Archive for The Late Show: The Late Films Blogathon


Posted in FILM with tags on October 7, 2016 by dcairns


On December 1st Shadowplay will be NINE years old. And the Shadowplay resident blogathon, The Late Show, will begin again.

Other blogs and guest writers are invited to contribute pieces about the last or late films of directors, stars, etc. We slightly prefer positive reviews to negative ones, but can occasionally wallow in a mournful trashing of a failed autumnal work. But what excites us most is appreciations of neglected movies that were out of time when they first appeared but now have a nostalgic glow.

I don’t mind about people covering films that have been covered before because they always end up saying different things, illuminating different aspects. If you don’t have a blog, I will host you here, and if you do, just link to this page or to the Shadowplay main page and post a comment here telling me what you’ve done and where to find it.

Hoping my new friends at Classic Movies Hub will join in!

To the Max

Posted in FILM with tags , , , , , on December 11, 2015 by dcairns


Long-term Shadowplayers will have noticed that the Late Show Blogathon, like a senior citizen itself, tends to drone on long past its allotted time. We’re still at it — arch-limerwrecker Hilary Barta celebrates the final film of Max Ophuls with a mighty limerick which approaches the majesty of its subject.

Almost as good as James Mason’s “A shot that does not call for tracks/Is agony for poor dear Max/Who, separated from his dolly/Is sunk in deepest melancholy/Once, when they took away his crane/I thought he’d never smile again.”

Running on Empty

Posted in FILM with tags , , , , , , , , , , , , , , on December 9, 2015 by dcairns


Both of John Frankenheimer’s last cinema features, RONIN (1998) and REINDEER GAMES (2000), are set at yuletide, though the latter, with its heaps of bloodstained Santas lying dead in the snow, is certainly the more festive. Most of the best Christmas films are the work of Jewish filmmakers anyway.

RONIN, which I saw at the cinema when it was new, for DeNiro’s sake, and which I just showed to Fiona, seems the better film, which is interesting — RG has a twisty-turny plot with a killer set-up and an escalating menace and a truly ludicrous volte-face at the end which makes perfect narrative sense, in its demented way, but simply can’t be believed for an instant. RONIN is just about a bunch of guys (and Natasha McElhone) trying to get their hands on a shiny box (well, it IS Christmas). There are double-crosses and there are action sequences and there is, essentially, nothing else.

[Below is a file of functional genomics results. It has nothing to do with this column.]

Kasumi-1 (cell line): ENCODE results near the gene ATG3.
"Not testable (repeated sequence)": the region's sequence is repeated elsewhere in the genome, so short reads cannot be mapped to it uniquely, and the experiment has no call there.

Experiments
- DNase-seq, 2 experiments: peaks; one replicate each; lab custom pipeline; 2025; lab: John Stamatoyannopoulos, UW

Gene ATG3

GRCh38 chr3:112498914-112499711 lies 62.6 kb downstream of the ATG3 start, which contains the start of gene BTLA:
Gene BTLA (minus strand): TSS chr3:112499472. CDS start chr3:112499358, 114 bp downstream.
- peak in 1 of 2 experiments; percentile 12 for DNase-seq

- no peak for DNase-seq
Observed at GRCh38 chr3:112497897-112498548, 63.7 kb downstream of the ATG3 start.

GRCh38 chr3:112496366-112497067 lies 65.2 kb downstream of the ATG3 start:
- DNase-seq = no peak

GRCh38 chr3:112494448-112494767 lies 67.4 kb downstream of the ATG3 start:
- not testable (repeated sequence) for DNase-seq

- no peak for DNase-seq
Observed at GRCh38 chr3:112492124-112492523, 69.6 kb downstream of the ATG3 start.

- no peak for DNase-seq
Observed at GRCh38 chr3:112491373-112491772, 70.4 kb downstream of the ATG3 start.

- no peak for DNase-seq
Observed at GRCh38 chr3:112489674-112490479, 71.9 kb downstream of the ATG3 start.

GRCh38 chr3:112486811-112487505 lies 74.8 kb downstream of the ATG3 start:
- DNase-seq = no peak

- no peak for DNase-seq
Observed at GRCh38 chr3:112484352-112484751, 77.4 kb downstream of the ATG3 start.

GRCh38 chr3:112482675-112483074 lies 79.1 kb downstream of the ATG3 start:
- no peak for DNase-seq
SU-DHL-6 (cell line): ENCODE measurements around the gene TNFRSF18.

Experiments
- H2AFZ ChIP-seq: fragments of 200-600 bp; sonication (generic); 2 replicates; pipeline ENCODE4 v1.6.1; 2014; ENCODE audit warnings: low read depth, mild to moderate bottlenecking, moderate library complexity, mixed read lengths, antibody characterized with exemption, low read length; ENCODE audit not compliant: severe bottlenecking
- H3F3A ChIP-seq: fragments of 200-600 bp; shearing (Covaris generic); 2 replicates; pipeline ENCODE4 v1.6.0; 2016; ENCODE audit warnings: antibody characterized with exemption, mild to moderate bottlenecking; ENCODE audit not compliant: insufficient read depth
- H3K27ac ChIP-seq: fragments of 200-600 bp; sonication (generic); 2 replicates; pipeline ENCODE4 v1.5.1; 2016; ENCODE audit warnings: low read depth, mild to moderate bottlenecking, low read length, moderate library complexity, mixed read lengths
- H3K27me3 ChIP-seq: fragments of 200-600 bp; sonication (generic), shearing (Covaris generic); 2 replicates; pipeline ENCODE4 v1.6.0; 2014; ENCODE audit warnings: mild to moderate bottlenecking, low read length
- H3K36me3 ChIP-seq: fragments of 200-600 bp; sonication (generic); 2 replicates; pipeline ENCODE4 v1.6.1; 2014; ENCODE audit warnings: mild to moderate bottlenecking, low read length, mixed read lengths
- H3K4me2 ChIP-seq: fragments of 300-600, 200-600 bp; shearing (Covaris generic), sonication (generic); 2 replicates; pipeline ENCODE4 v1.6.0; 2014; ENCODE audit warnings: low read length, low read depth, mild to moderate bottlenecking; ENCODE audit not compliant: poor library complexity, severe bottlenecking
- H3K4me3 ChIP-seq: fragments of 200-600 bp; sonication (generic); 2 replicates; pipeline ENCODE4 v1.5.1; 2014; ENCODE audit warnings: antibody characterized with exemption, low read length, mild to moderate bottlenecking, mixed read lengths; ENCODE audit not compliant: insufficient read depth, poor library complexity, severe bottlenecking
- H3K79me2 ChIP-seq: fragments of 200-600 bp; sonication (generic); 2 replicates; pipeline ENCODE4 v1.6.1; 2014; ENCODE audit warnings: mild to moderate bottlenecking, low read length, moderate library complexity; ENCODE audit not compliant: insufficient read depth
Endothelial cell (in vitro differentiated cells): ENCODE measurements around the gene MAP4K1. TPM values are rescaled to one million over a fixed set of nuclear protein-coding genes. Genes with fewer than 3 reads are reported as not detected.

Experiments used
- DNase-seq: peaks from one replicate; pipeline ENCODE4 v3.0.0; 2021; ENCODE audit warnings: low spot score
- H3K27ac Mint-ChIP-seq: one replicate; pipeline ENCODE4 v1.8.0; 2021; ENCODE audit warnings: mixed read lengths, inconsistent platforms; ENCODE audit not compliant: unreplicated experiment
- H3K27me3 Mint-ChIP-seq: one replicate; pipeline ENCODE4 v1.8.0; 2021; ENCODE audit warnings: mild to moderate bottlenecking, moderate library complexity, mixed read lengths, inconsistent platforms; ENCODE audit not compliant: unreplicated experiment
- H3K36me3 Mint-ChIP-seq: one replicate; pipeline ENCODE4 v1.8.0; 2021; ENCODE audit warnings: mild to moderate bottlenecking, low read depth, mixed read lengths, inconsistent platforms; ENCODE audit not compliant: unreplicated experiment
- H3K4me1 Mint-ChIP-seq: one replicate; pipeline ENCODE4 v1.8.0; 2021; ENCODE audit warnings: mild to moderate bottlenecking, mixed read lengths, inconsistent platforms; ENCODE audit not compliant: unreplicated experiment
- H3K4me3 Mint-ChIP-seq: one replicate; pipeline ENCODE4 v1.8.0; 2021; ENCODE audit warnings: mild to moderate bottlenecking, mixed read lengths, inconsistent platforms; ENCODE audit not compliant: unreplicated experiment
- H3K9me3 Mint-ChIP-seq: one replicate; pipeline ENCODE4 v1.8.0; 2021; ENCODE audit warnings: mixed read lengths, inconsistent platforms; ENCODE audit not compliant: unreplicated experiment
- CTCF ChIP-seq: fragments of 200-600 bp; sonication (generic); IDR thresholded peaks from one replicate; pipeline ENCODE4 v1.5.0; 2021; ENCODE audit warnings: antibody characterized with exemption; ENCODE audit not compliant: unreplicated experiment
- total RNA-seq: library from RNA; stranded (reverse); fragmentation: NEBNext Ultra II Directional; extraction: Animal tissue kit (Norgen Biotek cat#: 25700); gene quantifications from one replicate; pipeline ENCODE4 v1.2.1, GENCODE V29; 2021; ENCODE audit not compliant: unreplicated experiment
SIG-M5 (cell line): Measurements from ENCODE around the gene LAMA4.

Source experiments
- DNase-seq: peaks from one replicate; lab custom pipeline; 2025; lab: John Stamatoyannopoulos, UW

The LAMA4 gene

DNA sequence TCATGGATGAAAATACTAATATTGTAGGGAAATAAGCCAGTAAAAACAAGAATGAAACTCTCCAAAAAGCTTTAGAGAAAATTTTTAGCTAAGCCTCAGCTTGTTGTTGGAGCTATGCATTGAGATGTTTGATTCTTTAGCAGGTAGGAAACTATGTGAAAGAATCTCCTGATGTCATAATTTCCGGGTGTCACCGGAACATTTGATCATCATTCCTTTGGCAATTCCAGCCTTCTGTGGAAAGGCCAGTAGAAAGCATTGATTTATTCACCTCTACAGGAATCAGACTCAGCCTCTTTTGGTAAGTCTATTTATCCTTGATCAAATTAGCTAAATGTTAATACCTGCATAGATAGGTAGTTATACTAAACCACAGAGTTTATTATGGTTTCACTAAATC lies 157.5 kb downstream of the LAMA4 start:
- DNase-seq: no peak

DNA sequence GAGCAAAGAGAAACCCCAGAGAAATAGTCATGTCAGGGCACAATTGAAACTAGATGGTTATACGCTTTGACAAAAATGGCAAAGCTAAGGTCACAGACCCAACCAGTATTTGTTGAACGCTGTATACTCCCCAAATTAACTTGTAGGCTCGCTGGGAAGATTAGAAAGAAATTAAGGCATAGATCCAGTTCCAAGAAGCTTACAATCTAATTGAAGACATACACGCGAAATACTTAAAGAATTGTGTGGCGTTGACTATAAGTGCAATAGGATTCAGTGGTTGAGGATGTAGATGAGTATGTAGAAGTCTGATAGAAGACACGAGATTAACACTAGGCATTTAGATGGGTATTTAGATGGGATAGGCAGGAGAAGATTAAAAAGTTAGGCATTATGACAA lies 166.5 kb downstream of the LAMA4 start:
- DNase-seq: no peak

David Mamet wrote pretty much all the dialogue and then they wouldn’t give him sole credit so he used a pseudonym. His terse, hardboiled stuff is quite effective here, sparser than usual because everybody is trying to make this movie be like a Jean-Pierre Melville heist flick — the title clearly references LE SAMOURAI. What ultimately elevates the tone into something approaching Melville’s oddly serious pastiche style, is the music of Elia Cmiral, which imposes a palpable melancholy over the quieter scenes.

Frankenheimer and DoP Robert Fraisse frame gorgeously. While the all-real car chases attract most of the attention, with the camera scudding just above the tarmac as we rocket through Paris and Nice (is that fapping sound a burst tire or Claude Lelouch furiously masturbating?), the scenes of plotting and confronting and staring down are so beautifully framed and cut, every frame seething with dynamic tension, with a chilly blue metallic tinge, that I could cheerfully watch a version of this movie without any of the searing mayhem.



I recently contributed an essay on Frankenheimer to Masters of Cinema’s essential Blu-ray edition of SECONDS. This was subject to oversight by Paramount’s lawyers, who are strangely fussy creatures — they objected to my harsher words about some of Frankenheimer’s lesser works. To my surprise and wicked pleasure, though, the overall gist of the piece escaped their notice — in comparing Frankenheimer to the protagonist of SECONDS, I suggested that he had cut him off from his authentic self and become a hollow shell, making empty films whose most compelling subject matter is their own emptiness. In this regard, RONIN is a brilliant summation.

The whole plot revolves around this shiny box, a pure MacGuffin whose contents are never revealed (doubtless they glow when the box is opened, but it never is). By the end, it even transpires that the box is itself irrelevant, a decoy for an assassin, not what the plot was revolving around at all. And the title, meaning masterless samurai, patiently explained by Michael Lonsdale (yay! Michael Lonsdale!), turns out not to be an honest description of the protagonist. An empty film about emptiness, with Frankenheimer even reprising his shots of boxes and corpses montage from THE TRAIN, which he would re-reprise in his very next film.


The jarring note is the end, where some idiot has decided the film SHOULD, after all, be about something, and has dubbed in a radio broadcast alleging that the plot had something to do with the Northern Ireland peace process. So all that carnage was in a good cause. This is completely unacceptable — I kind of respected the movie’s ruthlessness in staging shoot-outs and car chases on the streets in which innocents are casually mown down and blown up. I accepted that this was a dog-eat-dog, amoral world we were being shown. To now try to argue that all this collateral damage is somehow JUSTIFIED in a HIGHER CAUSE is the work of a moral imbecile. It feels like a studio afterthought. On this second viewing I’m able to disregard the nonsense, but it throws Fiona for a loop, as does Jean Reno’s sudden internal monologue, which ends the picture. “He never had a voiceover before! What happened?”

“Somebody panicked,” I suggest. To make a truly hollow movie takes guts, something Frankenheimer had.